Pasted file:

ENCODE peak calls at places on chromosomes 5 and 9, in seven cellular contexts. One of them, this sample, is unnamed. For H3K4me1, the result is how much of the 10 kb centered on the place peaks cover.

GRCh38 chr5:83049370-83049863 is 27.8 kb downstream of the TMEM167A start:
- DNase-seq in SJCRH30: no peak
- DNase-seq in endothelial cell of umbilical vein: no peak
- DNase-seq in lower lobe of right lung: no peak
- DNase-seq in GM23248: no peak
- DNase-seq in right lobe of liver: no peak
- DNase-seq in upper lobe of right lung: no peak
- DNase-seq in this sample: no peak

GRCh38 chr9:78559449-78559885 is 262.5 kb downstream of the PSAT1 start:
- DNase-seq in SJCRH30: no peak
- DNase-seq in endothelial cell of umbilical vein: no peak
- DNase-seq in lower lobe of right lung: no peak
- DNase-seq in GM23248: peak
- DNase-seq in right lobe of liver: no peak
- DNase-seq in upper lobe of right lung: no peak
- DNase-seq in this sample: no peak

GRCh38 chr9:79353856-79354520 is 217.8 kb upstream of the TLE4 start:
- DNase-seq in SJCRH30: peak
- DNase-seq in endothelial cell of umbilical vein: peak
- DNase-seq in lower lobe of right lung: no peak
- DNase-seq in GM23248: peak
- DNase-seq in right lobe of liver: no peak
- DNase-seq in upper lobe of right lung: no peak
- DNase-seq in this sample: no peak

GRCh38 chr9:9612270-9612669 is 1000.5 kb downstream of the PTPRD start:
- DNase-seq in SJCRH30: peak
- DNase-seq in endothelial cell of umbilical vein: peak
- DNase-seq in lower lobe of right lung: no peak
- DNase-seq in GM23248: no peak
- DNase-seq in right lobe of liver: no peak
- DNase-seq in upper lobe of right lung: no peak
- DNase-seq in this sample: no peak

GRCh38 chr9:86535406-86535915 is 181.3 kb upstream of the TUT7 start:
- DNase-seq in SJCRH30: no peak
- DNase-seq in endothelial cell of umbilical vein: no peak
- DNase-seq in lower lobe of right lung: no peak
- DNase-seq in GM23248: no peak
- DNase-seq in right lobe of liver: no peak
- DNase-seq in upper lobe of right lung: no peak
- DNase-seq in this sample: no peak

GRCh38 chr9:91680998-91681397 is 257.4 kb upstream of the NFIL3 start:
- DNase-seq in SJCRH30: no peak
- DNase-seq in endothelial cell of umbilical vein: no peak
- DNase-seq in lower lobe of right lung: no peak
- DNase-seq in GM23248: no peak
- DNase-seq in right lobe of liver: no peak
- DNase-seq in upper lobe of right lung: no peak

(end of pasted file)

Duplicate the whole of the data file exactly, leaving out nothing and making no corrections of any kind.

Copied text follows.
ENCODE peak calls at places on chromosomes 5 and 9, in seven cellular contexts. One of them, this sample, is unnamed. For H3K4me1, the result is how much of the 10 kb centered on the place peaks cover.

GRCh38 chr5:83049370-83049863 is 27.8 kb downstream of the TMEM167A start:
- DNase-seq in SJCRH30: no peak
- DNase-seq in endothelial cell of umbilical vein: no peak
- DNase-seq in lower lobe of right lung: no peak
- DNase-seq in GM23248: no peak
- DNase-seq in right lobe of liver: no peak
- DNase-seq in upper lobe of right lung: no peak
- DNase-seq in this sample: no peak

GRCh38 chr9:78559449-78559885 is 262.5 kb downstream of the PSAT1 start:
- DNase-seq in SJCRH30: no peak
- DNase-seq in endothelial cell of umbilical vein: no peak
- DNase-seq in lower lobe of right lung: no peak
- DNase-seq in GM23248: peak
- DNase-seq in right lobe of liver: no peak
- DNase-seq in upper lobe of right lung: no peak
- DNase-seq in this sample: no peak

GRCh38 chr9:79353856-79354520 is 217.8 kb upstream of the TLE4 start:
- DNase-seq in SJCRH30: peak
- DNase-seq in endothelial cell of umbilical vein: peak
- DNase-seq in lower lobe of right lung: no peak
- DNase-seq in GM23248: peak
- DNase-seq in right lobe of liver: no peak
- DNase-seq in upper lobe of right lung: no peak
- DNase-seq in this sample: no peak

GRCh38 chr9:9612270-9612669 is 1000.5 kb downstream of the PTPRD start:
- DNase-seq in SJCRH30: peak
- DNase-seq in endothelial cell of umbilical vein: peak
- DNase-seq in lower lobe of right lung: no peak
- DNase-seq in GM23248: no peak
- DNase-seq in right lobe of liver: no peak
- DNase-seq in upper lobe of right lung: no peak
- DNase-seq in this sample: no peak

GRCh38 chr9:86535406-86535915 is 181.3 kb upstream of the TUT7 start:
- DNase-seq in SJCRH30: no peak
- DNase-seq in endothelial cell of umbilical vein: no peak
- DNase-seq in lower lobe of right lung: no peak
- DNase-seq in GM23248: no peak
- DNase-seq in right lobe of liver: no peak
- DNase-seq in upper lobe of right lung: no peak
- DNase-seq in this sample: no peak

GRCh38 chr9:91680998-91681397 is 257.4 kb upstream of the NFIL3 start:
- DNase-seq in SJCRH30: no peak
- DNase-seq in endothelial cell of umbilical vein: no peak
- DNase-seq in lower lobe of right lung: no peak
- DNase-seq in GM23248: no peak
- DNase-seq in right lobe of liver: no peak
- DNase-seq in upper lobe of right lung: no peak